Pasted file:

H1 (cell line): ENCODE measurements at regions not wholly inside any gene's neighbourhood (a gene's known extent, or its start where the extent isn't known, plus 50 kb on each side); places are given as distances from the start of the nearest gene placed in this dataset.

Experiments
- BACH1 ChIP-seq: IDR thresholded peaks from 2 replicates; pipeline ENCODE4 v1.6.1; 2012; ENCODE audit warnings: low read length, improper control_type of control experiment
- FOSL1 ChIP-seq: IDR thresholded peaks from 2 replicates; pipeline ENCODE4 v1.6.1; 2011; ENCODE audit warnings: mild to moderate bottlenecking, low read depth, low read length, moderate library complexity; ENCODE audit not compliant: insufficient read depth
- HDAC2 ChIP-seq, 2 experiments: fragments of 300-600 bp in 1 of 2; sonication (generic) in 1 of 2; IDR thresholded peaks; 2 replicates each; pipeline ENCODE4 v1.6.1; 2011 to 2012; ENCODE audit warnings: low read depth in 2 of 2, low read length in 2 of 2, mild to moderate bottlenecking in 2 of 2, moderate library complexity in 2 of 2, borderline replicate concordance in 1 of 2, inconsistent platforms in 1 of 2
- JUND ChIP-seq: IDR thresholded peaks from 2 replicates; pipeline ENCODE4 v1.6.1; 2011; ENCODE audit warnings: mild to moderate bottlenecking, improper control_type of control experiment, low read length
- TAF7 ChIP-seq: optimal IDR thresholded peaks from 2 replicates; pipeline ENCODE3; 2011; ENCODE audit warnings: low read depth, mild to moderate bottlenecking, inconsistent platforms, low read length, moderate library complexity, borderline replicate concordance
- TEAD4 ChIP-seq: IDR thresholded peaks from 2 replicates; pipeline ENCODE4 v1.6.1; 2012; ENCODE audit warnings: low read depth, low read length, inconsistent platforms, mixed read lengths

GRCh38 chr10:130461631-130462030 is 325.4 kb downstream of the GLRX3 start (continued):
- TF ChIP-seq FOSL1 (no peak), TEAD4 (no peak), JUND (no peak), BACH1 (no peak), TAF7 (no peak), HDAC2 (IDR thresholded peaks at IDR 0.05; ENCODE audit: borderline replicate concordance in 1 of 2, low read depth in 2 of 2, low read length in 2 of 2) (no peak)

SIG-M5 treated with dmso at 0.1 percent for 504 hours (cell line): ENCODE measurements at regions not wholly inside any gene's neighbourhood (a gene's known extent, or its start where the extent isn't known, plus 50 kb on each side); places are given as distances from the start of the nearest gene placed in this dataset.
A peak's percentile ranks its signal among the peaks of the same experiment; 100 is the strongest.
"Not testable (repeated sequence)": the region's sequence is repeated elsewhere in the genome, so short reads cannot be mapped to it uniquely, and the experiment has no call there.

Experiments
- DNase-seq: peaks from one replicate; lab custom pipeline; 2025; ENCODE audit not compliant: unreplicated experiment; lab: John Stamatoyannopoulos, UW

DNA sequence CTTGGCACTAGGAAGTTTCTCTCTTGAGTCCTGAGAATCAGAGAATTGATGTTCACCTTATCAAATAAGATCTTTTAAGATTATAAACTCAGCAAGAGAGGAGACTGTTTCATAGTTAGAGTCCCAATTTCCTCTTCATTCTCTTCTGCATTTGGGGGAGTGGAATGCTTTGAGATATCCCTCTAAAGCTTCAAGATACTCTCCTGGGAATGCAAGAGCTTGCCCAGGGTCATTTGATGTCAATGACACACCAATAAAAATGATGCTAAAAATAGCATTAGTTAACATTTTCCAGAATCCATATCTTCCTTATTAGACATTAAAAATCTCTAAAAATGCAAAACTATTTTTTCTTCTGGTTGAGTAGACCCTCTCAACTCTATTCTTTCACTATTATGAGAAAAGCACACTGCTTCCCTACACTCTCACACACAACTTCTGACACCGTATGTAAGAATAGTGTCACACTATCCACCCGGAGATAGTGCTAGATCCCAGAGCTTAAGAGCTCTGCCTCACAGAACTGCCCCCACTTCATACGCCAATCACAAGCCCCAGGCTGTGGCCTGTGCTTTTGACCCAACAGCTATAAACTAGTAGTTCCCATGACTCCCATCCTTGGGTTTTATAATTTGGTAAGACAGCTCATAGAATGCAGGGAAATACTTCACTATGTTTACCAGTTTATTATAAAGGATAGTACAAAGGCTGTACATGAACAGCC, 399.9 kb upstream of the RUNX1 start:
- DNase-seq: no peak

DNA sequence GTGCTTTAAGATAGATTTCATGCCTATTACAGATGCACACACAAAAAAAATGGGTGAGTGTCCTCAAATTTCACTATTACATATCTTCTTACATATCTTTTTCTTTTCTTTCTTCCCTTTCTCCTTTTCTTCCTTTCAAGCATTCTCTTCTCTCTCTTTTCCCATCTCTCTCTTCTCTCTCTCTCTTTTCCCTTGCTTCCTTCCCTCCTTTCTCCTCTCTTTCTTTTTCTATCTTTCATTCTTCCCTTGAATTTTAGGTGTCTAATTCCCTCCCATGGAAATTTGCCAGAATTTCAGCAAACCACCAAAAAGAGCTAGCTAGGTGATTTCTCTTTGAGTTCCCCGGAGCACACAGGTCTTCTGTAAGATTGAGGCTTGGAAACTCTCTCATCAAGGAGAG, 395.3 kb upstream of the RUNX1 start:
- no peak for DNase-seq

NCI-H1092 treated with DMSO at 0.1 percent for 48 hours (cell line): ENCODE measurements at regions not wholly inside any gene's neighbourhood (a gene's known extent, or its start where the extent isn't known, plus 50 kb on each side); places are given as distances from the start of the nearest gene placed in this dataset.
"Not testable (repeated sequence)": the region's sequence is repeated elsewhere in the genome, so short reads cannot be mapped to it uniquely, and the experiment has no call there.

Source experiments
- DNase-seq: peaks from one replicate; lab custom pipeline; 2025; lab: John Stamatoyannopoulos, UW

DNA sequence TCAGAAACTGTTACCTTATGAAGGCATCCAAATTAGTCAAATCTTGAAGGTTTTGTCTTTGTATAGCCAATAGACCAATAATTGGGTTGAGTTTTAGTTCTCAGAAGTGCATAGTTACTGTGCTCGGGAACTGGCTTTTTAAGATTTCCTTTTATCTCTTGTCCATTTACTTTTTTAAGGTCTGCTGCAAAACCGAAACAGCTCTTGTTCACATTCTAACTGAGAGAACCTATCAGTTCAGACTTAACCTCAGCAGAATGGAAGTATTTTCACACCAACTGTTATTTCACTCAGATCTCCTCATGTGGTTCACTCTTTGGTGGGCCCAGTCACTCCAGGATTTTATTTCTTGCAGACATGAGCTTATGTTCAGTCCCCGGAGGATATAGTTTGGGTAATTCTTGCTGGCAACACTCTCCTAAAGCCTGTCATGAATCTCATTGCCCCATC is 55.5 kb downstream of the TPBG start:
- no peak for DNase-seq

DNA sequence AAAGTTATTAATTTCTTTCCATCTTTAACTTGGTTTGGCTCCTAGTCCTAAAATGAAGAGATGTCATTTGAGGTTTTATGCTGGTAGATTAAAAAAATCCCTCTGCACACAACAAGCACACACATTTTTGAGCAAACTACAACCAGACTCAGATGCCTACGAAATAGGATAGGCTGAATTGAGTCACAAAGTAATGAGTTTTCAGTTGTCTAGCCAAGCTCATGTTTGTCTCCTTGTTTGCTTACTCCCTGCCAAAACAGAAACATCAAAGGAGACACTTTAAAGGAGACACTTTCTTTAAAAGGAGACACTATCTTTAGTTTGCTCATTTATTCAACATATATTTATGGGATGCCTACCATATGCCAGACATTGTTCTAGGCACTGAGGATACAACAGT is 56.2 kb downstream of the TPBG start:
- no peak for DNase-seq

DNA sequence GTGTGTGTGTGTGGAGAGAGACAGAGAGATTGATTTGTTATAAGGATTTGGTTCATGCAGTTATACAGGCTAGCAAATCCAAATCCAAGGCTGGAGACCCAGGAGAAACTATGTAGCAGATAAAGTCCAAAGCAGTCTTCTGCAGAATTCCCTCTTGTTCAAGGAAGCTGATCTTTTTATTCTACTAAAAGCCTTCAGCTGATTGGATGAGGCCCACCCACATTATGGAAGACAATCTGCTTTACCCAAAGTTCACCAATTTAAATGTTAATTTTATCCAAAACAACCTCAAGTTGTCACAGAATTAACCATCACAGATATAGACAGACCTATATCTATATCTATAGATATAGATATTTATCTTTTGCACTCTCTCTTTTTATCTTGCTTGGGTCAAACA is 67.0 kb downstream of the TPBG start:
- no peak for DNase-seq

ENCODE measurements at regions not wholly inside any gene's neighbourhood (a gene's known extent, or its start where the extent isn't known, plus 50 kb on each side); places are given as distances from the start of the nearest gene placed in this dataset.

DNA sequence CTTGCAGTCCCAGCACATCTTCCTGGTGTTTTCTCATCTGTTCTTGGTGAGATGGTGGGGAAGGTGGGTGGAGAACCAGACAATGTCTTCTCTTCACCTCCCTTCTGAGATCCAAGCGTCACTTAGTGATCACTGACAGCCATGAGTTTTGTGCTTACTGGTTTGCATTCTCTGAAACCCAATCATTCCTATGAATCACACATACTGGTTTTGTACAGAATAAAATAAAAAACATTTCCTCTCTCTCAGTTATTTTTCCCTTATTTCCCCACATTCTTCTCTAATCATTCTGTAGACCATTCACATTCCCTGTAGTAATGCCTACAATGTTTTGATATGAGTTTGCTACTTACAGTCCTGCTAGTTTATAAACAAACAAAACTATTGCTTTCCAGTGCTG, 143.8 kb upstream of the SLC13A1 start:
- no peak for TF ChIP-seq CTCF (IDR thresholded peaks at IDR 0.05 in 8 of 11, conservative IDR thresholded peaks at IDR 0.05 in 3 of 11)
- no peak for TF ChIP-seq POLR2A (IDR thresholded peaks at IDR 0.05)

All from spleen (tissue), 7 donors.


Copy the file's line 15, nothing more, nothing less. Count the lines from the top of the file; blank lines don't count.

- DNase-seq: peaks from one replicate; lab custom pipeline; 2025; ENCODE audit not compliant: unreplicated experiment; lab: John Stamatoyannopoulos, UW